Education Endowment Foundation:EEF blog: Scaffolding High-quality Talk in Maths

EEF blog: Scaffolding High-quality Talk in Maths

Techniques for scaffolding talk in mathematics lessons
Kate Henshall
Kate Henshall

Kate Henshall is Head of School Improvement for Primary Maths for Trinity MAT in West Yorkshire, as well as a Primary Maths Specialist for White Rose Maths. In this guest blog, Kate considers techniques for scaffolding talk in her mathematics lessons.

Blog •3 minutes •

The phrases All, some and none’ and it must be, it can’t be, it could be’ may appear simple, but they are an indispensable part of my teaching practice.

According to Gaunt and Stott (2019), sentence stems like these are the simplest and most effective technique for scaffolding talk’. But what exactly are they, and why should we use them to help develop high quality talk in the maths classroom?

Sentence stems scaffold pupils’ talk by supporting them to start a sentence. This enables pupils to concentrate on what to say rather than how to say it.

EEF’s​‘Improving Mathematics in Key Stages 2 and 3’ guidance report highlights how discussion and dialogue can be useful tools for developing metacognition, but pupils may need to be taught how to engage in discussion’.

The TOLD framework provides four key principles for promoting high-quality talk in maths:

ake part

The use of sentence stems is one way that we can support pupils to Take Part’, by providing scaffolding to prompt and extend their thinking.


Sentence stems can encourage pupils to engage in exploratory talk’, in which they discuss, express contrasting views and opinions in a respectful way, whilst also explaining their reasoning.

Let’s consider these examples from the DfE (2020) Maths Guidance.

Told 2

Framing how children can explain their reasoning, providing them with the sentence stems, it must be, it can’t be, it could be’ helps scaffold high-quality talk and debate.

For example, when asked to estimate the first missing number in the example above, pupils in my class responded with:

It must be a number between 200 and 300 but a value that is nearer to 300.”

It can’t be a number less than 250 because the point is after halfway between 200 and 300.”

It could be 290 because 290 is greater than 250 but less than 300.”

The sentence stems enable pupils to create links’ and build upon each other’s ideas in order to extend their thinking.

We also know the importance of creating opportunities’. This links to recommendation 2 of the​‘Improving Mathematics in the Early Years and Key Stage 1 guidance report, and can also provide rich opportunities to support pupils’ understanding of mathematical structure (recommendation 4 of the Improving Mathematics in Key Stages 2 and 3 guidance report).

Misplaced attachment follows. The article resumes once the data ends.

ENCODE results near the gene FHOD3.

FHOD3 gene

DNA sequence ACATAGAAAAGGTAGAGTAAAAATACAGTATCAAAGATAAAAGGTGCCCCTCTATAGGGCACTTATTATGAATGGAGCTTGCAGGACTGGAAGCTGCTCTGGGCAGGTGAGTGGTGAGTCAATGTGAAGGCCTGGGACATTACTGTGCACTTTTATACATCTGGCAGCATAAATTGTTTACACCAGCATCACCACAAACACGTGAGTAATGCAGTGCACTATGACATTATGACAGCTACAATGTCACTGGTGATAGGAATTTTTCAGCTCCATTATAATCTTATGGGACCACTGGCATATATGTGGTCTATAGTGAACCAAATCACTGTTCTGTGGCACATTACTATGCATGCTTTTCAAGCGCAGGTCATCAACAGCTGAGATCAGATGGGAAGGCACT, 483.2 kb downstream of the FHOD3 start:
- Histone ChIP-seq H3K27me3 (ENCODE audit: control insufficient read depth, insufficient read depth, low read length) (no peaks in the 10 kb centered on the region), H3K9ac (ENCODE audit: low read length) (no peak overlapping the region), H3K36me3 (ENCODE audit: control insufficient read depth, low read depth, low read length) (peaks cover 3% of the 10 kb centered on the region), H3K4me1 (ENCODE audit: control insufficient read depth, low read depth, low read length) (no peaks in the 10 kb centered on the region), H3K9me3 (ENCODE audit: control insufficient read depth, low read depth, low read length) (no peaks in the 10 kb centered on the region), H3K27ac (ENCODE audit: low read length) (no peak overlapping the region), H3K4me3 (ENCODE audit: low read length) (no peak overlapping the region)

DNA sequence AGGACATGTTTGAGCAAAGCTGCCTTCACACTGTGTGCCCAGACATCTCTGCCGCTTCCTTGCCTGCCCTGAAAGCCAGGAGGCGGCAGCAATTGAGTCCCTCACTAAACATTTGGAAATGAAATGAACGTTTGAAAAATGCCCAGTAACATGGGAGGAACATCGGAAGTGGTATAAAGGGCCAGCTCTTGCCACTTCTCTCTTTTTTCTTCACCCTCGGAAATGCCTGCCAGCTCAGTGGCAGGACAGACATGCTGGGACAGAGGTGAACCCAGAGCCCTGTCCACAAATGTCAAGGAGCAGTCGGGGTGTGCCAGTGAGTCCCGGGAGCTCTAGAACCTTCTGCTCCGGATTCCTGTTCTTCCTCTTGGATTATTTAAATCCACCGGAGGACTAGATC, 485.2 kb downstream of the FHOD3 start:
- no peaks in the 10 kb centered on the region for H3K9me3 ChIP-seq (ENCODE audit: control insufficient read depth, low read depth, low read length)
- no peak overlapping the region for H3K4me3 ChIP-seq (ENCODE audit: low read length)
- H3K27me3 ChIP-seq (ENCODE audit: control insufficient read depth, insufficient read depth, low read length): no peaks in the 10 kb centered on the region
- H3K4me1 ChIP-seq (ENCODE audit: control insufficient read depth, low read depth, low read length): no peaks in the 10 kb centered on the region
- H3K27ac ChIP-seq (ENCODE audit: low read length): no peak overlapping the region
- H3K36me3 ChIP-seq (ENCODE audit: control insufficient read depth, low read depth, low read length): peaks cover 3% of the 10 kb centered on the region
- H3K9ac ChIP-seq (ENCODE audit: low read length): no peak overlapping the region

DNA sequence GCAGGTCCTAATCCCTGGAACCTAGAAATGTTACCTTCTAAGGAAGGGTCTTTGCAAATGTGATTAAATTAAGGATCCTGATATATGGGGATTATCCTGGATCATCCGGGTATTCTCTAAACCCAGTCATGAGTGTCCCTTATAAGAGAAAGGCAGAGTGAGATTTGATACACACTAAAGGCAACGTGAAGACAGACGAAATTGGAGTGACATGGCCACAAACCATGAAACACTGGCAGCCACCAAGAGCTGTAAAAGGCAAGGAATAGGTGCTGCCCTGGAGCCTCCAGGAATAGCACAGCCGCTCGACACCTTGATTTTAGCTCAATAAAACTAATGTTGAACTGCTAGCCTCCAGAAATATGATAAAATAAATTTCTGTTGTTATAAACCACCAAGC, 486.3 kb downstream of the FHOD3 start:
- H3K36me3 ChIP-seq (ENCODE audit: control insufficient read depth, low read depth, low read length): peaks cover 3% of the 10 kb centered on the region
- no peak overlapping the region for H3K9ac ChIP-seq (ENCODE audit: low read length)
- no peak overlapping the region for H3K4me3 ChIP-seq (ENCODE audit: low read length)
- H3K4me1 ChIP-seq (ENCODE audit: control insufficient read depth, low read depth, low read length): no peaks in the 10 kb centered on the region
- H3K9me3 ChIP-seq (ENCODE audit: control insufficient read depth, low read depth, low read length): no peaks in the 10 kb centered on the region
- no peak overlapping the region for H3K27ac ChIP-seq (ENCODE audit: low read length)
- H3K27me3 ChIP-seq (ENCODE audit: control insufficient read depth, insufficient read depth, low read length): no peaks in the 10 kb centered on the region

Using open questions such as, What’s the same, what’s different?’ and then scaffolding pupils’ responses using the sentence stems all, some and none’ can support pupils to uncover mathematical structure.

When I used this activity with my class, responses included:

multiples of 3 and 4 are even numbers as the products have a ones digit which is even e.g. 0, 2, 4, 6 or 8”.

multiples of 3 are even and some are odd.”

None (No) multiples of 4 are odd because the products never end in 1, 3, 5, 7 or 9.”

By scaffolding pupils’ talk using this set of sentence stems, I could assess pupils’ fluency, but crucially, it also provided an opportunity for pupils to demonstrate their understanding and reasoning, by elaborating and building on their own ideas as well as those of others.

Sentence stems like these have become one of the strategies I use to promote high-quality exploratory talk. They scaffold the ability to articulate reasoning, equipping pupils to think and talk like mathematicians.


DfE (2020) Mathematics Guidance: Key Stages 1 and 2 Non-statutory Guidance for the National Curriculum in England.

Gaunt, A., & Stott, A. (2018) Transform teaching and learning through talk: the oracy imperative. Rowman & Littlefield.

Mercer, N., Wegerif, R., & Dawes, L. (1999) Children’s talk and the development of reasoning in the classroom. British Educational Research Journal, 25(1), pp. 95 – 111.